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programming and human factors

Doing It Like Everyone Else Does

Jon Galloway called me out in a comment yesterday for advocating a non-standard approach:

Web forms have become a convention, and users have been trained for 10 years on how to fill out forms. Users would get confused, and some would bail out (abandon carts, etc.). Web forms work, and we know how to use them. Your form example violates the "Don't Make Me Think" principle on many levels.

In a sense, he's right. When it comes to coding, as Steve Rowe points out, always favor consistency over cleverness:

The class isn't the main point of this post, however. Rather, it is some advice that Peter gave a few times during the class. Someone might ask a question like "Can't I do x in some funky way?" and he would answer, "You could, but no one would expect to see it so don't." The point he was making is that we, as programmers, should stay away from being clever. We should, as much as possible, try to do things the same way everyone else does them. Why? Because you won't be the only person to work on this code. Even if you are, the next time you touch it might be a year or two from now. If you did something clever, the next person to touch it will look at the code and not immediately understand. This will have one of two consequences. Either they will have to spend 10 minutes just trying to understand what it is you did or, worse, they will assume you made a mistake and "fix" it by making it less clever. Neither of these results is desireable. Unless you are writing one-off code for yourself you need to write it in a manner to make it easily understandable so that it can be easily maintained.

It's clearly a bad idea to write code with a "how 'bout we try it this way" mentality, as humorously noted by Alex Papadimoulis:

"A client has asked me to build and install a custom shelving system. I'm at the point where I need to nail it, but I'm not sure what to use to pound the nails in. Should I use an old shoe or a glass bottle?"

a) It depends. If you are looking to pound a small (20lb) nail in something like drywall, you'll find it much easier to use the bottle, especially if the shoe is dirty. However, if you are trying to drive a heavy nail into some wood, go with the shoe: the bottle with shatter in your hand.

b) There is something fundamentally wrong with the way you are building; you need to use real tools. Yes, it may involve a trip to the toolbox (or even to the hardware store), but doing it the right way is going to save a lot of time, money, and aggravation through the lifecycle of your product. You need to stop building things for money until you understand the basics of construction.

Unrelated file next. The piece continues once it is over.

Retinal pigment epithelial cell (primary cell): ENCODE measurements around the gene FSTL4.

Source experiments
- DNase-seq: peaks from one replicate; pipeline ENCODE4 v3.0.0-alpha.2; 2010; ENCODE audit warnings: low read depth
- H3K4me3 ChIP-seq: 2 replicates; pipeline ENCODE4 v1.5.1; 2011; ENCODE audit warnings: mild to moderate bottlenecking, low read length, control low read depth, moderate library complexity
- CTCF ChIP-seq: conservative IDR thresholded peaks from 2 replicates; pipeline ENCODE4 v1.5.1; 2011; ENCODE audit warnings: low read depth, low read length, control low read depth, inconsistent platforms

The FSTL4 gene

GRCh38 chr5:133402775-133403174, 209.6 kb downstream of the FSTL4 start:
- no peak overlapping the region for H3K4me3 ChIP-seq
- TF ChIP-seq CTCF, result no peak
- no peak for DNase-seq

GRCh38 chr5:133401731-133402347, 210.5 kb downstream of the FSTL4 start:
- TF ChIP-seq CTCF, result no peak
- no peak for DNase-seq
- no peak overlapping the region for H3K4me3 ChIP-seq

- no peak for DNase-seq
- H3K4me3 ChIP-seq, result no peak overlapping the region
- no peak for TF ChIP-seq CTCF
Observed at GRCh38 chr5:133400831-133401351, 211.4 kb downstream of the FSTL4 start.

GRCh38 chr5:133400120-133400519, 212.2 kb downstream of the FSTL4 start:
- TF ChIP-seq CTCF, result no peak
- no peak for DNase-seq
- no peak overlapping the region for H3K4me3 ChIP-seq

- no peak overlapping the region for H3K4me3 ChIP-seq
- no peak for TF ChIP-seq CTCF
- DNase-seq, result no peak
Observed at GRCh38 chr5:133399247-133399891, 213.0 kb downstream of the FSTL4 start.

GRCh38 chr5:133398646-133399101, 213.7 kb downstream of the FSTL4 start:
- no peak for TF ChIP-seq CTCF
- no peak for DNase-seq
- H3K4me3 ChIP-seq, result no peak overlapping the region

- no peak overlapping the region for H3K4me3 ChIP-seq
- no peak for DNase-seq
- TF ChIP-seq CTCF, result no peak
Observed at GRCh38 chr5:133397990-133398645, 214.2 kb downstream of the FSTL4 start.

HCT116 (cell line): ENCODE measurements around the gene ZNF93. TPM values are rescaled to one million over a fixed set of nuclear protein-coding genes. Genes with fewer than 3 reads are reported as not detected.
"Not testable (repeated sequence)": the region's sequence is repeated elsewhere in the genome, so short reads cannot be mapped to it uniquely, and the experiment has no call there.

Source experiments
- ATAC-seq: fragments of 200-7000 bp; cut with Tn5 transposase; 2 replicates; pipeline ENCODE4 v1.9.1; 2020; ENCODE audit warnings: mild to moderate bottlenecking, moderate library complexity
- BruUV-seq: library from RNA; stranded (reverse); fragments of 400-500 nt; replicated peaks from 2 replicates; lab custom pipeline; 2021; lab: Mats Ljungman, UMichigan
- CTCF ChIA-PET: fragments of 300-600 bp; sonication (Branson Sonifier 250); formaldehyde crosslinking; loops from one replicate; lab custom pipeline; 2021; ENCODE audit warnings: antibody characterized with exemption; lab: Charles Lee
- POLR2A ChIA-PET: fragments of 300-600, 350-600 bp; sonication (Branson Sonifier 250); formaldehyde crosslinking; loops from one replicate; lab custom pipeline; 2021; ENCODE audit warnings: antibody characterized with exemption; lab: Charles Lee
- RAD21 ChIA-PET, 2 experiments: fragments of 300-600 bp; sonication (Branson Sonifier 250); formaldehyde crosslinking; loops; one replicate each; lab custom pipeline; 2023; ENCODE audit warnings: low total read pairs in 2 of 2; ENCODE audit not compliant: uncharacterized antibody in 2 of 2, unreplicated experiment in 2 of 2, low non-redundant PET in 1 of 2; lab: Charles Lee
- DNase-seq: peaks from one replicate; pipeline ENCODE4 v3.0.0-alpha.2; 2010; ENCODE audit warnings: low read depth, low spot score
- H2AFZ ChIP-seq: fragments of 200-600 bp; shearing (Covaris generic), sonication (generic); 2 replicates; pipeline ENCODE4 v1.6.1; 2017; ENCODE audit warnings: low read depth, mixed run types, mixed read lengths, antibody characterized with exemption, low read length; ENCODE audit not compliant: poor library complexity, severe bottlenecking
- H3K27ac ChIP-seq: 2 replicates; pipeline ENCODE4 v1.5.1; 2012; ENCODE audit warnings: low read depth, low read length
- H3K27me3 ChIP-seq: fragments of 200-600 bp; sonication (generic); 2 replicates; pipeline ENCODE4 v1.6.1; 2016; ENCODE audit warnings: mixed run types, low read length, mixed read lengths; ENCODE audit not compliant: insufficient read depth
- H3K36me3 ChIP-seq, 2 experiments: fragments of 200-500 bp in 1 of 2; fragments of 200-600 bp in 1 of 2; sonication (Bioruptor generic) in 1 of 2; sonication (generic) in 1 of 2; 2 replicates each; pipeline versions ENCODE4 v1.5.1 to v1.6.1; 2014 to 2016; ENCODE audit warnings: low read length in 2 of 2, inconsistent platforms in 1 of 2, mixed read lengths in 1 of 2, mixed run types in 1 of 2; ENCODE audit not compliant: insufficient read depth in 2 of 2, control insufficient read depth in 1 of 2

However, when it comes to issues of user interface, consistency isn't always a virtue. User interfaces should be internally consistent, but not necessarily consistent with every other application in the rest of the world. That said, some UI elements become so ingrained into popular culture that they should be followed for consistency's sake. Some good examples are:

  • A search box in the upper-right hand corner
  • A logo in the upper-left hand corner that takes you back home
  • The "forward" and "back" buttons

But not all user interface conventions are created equal. Some are timeless. Some are there by default, because nobody bothered to sufficiently question them. Some grow old and outlive their usefulness. How do we discriminate between conventions that actually help us and those that are merely.. expected?

The answer, of course, is to try multiple approaches and collect usage data to determine what works and what doesn't. This is (relatively) easy for web apps, which is why Amazon, Yahoo and Google are all notorious for doing it. They'll serve up experimental features to a tiny fraction of the user base, collect data on how those features are used, then feed that back into their decision making process.

If we built UI with an iron-clad guarantee that we would "do it like everyone else", would we have ever experienced the ultra simple Mom-friendly Tivo UI? Or Windows Media Center's amazing, utterly un-Windows-like ten foot UI? Would Office 12 be using the innovative new ribbon instead of traditional toolbars and menus? Heck, would we have ever made the transition from character mode to GUIs?

I think UI experimentation is not only desirable, but necessary. If we don't experiment, we can't evolve UI forward. However, you have to do it the right way:

  1. Have a complete understanding of the current convention and how it arose
  2. Have a good, reasoned argument for deviating from the convention
  3. Collect usage data on your experiments
  4. Make decisions based on the usage data

If you're not collecting usage data, or your reason is "it looks better this way", then you're doing it wrong, and you should stick with the conventions.

Written by Jeff Atwood

Indoor enthusiast. Co-founder of Stack Exchange and Discourse. Disclaimer: I have no idea what I'm talking about. Find me here: http://twitter.com/codinghorror